As a logical lead-in to the above-posed blog headline query, we ask our readers across Oklahoma and elsewhere to consider the following facts. And please note that they are indeed facts and not something merely hypothetical to make a point. The following story is true, and not something that is particularly shocking in the annals of insurance company-linked tales.
Bottom line: A woman in one state failed to disclose on her insurance application a past visit to a dermatologist for acne treatment. That omission led to a retroactive cancelation of her policy for alleged fraud, with her insurer’s action leaving her without coverage as she embarked on a personal battle with breast cancer.
The insurer’s so-called rescission of the policy for intentionally lying arguably seems to be in bad faith, right? We suspect many of our readers might logically see company employees snapping open the policyholder’s application as soon as the cancer diagnosis came in, looking for a pretext – any reason at all – to avoid paying for treatment.
Rescission has long been a common practice in the insurance industry and the target of legions of bad-faith claims from policyholders who never heard a word from their insurers until they made a claim. It was especially common prior to the passage of the federal Affordable Care Act, which outlaws policy cancelations for failure to disclose an existing condition. Prior to the law’s passage, rescission on that ground was exceedingly common.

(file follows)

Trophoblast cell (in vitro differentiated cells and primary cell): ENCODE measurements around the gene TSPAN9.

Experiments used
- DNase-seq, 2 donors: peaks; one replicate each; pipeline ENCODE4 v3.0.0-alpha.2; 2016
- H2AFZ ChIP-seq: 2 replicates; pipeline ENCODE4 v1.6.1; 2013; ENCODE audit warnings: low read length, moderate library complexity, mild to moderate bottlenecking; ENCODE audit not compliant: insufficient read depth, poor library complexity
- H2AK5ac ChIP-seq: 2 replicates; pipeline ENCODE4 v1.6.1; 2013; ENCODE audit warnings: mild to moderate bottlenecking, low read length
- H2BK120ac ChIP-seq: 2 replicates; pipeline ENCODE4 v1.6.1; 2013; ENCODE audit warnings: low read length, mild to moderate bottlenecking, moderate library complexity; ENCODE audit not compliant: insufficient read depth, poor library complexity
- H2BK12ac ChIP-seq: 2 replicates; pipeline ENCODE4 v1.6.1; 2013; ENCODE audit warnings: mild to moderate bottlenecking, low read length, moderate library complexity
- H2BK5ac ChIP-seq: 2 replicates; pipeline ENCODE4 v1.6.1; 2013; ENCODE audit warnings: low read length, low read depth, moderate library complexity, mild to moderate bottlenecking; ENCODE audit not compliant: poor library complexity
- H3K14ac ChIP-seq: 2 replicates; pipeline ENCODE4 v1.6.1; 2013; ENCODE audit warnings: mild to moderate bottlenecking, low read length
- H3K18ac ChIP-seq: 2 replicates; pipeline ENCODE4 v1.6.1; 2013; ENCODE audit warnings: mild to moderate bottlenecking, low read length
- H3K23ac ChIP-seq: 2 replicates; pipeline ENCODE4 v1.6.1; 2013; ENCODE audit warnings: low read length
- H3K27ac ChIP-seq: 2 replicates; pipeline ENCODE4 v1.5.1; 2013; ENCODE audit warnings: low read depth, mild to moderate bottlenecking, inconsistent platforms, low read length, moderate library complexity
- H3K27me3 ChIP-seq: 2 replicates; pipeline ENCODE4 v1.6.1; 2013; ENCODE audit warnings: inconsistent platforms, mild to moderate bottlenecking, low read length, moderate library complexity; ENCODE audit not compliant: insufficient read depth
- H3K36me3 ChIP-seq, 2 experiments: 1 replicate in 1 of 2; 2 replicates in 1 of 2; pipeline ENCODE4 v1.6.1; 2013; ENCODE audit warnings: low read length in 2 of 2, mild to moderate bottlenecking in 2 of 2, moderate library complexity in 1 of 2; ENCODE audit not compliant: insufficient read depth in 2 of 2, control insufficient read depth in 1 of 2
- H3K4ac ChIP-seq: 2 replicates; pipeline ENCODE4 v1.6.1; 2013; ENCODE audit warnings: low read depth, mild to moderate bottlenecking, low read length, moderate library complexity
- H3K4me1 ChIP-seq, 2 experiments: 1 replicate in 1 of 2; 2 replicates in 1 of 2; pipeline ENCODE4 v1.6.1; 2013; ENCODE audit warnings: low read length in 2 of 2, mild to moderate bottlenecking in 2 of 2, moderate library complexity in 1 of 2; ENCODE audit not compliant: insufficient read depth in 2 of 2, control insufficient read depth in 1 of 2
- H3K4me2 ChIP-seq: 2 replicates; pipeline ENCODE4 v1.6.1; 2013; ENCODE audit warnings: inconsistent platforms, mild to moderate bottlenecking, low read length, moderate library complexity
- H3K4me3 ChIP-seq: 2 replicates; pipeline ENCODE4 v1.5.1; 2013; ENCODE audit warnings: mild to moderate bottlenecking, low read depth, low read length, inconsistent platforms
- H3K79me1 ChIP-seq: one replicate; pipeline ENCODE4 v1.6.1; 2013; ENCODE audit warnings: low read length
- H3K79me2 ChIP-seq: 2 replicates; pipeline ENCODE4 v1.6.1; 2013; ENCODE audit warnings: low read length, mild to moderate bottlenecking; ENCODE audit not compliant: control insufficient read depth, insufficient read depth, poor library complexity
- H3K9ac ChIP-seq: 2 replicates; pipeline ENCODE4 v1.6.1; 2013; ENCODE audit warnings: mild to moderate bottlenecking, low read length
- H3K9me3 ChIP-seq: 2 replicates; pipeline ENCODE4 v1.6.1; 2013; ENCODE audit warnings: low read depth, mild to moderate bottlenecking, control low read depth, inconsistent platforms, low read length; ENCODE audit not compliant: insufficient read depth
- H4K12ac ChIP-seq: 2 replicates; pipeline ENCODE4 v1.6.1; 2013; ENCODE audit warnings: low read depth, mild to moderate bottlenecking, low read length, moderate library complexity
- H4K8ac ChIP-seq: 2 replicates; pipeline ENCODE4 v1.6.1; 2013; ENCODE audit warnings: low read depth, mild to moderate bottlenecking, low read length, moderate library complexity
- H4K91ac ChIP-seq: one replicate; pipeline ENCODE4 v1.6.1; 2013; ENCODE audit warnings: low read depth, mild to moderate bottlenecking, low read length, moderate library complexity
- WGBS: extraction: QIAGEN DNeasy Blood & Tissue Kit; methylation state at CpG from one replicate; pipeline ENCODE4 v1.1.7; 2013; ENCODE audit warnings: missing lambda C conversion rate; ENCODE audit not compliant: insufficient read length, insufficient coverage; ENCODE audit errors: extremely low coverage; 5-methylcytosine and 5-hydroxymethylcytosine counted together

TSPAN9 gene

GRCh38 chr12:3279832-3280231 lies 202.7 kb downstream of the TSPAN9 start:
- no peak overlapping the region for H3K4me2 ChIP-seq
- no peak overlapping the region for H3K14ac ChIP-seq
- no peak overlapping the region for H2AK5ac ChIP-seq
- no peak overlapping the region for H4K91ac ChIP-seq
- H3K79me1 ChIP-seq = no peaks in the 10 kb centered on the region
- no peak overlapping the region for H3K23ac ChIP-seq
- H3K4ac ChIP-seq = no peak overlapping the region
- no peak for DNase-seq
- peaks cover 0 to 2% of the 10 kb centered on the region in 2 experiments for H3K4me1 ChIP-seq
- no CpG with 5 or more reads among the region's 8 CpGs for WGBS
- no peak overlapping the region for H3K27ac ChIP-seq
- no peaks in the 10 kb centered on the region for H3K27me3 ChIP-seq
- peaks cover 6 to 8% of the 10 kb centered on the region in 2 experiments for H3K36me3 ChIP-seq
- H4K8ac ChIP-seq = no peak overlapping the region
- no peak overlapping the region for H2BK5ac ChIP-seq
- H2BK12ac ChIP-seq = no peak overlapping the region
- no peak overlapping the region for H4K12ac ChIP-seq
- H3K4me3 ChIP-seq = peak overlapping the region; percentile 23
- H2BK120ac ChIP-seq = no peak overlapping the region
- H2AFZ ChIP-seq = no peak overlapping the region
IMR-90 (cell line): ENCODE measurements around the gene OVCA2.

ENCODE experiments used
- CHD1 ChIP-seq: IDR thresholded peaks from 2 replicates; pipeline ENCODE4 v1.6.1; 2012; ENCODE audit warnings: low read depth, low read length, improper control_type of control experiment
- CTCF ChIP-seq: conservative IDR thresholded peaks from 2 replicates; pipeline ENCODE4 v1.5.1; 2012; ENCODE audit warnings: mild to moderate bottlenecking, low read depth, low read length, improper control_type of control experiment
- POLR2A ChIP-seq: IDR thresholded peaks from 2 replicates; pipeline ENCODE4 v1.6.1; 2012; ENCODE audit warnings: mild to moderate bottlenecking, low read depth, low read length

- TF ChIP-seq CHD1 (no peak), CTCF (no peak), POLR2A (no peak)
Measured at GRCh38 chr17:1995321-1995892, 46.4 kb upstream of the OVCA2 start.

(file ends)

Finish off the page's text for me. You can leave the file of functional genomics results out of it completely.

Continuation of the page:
In fact, rescission still does occur, with insurers’ actions being judicially upheld in many instances where proof exists that a policyholder deliberately lied about material information.
That can be a judgment call, of course, and a matter of degree. Given insurers’ demonstrated conduct in rescission cases over decades, a policyholder being challenged on such grounds might reasonably want to reach out to a proven and aggressive pro-claimants’ legal team for representation.